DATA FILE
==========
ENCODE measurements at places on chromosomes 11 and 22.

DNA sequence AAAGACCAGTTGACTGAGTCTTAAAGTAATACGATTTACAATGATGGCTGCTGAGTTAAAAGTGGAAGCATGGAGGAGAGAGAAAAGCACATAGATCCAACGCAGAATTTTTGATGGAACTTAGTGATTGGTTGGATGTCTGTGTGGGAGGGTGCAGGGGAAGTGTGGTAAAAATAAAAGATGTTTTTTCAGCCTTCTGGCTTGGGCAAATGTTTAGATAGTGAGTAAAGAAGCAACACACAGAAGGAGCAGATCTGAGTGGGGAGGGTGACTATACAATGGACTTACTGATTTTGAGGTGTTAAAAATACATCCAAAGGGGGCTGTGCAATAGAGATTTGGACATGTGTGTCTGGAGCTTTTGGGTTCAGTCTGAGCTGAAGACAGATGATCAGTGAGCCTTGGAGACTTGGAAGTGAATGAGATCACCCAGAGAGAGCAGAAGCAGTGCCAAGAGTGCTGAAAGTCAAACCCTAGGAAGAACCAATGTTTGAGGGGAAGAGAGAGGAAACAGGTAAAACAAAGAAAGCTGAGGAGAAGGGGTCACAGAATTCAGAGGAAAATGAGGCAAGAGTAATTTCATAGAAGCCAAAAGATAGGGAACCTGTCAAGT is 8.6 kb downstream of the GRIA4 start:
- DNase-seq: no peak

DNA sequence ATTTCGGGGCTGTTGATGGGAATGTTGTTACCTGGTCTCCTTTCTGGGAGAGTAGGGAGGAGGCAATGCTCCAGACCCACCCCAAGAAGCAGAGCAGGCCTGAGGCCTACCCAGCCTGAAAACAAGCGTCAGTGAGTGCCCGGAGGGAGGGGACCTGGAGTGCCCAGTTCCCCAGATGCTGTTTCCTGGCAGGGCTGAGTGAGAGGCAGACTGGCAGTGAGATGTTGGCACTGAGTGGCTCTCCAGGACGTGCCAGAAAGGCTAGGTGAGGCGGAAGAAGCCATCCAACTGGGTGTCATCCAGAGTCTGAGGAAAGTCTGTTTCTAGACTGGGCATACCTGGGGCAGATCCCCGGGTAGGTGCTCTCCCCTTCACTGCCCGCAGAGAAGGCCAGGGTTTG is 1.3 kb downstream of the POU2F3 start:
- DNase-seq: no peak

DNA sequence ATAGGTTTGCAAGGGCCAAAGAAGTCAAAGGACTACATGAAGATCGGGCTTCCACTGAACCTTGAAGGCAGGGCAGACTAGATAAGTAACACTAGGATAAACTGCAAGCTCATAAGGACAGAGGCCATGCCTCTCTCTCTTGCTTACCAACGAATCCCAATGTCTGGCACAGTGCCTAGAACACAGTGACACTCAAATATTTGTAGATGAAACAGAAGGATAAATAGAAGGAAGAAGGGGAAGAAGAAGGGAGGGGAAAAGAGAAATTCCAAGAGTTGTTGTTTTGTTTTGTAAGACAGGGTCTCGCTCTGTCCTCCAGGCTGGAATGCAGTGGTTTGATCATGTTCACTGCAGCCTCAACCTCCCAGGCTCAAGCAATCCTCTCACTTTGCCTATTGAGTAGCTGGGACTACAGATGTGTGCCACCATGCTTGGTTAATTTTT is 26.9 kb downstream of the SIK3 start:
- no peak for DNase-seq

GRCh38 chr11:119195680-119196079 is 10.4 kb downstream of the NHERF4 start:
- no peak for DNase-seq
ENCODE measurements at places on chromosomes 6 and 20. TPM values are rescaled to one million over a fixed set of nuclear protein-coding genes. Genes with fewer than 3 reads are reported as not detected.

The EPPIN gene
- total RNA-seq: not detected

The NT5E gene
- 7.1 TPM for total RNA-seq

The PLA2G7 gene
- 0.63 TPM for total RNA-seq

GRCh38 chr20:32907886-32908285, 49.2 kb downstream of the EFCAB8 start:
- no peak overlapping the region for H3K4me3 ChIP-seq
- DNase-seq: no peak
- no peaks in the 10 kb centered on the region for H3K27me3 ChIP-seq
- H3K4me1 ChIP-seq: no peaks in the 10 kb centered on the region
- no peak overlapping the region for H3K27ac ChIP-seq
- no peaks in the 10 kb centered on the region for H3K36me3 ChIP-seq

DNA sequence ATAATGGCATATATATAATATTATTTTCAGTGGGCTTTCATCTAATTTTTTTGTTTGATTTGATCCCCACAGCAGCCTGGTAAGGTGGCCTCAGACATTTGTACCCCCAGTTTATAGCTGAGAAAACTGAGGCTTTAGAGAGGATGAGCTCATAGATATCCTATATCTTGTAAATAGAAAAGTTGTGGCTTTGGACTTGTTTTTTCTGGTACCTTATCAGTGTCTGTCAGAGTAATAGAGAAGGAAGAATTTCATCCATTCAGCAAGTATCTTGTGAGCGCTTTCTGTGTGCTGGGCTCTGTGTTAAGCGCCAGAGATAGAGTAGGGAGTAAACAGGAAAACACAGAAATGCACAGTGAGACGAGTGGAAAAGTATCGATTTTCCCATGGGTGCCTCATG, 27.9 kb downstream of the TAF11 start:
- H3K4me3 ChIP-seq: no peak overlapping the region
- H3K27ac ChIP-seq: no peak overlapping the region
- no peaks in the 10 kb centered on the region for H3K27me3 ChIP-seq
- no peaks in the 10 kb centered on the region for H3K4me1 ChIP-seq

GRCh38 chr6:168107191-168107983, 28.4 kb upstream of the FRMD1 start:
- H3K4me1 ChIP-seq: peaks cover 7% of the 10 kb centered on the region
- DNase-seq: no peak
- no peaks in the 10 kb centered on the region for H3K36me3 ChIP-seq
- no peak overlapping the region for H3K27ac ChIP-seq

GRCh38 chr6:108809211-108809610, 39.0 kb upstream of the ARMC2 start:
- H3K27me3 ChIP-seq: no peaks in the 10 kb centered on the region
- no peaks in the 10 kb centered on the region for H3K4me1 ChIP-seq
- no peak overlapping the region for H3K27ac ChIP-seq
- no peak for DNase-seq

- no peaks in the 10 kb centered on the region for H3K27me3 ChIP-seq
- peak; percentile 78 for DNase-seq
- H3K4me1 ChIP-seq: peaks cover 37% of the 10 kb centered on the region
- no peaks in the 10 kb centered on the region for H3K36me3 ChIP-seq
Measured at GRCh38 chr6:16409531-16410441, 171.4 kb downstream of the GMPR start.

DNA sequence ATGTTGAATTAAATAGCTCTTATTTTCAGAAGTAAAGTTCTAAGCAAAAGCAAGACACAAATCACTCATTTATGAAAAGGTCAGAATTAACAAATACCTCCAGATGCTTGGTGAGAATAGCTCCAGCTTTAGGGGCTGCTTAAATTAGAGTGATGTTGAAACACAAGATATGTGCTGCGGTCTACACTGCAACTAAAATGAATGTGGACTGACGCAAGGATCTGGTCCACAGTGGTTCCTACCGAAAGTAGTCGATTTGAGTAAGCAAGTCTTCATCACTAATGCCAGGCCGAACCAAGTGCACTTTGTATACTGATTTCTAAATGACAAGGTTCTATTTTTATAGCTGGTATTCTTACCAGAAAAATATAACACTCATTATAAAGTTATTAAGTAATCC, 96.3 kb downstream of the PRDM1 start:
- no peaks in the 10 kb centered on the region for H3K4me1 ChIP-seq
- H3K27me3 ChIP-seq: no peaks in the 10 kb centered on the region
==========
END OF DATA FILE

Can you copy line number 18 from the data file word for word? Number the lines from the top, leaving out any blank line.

- no peak overlapping the region for H3K4me3 ChIP-seq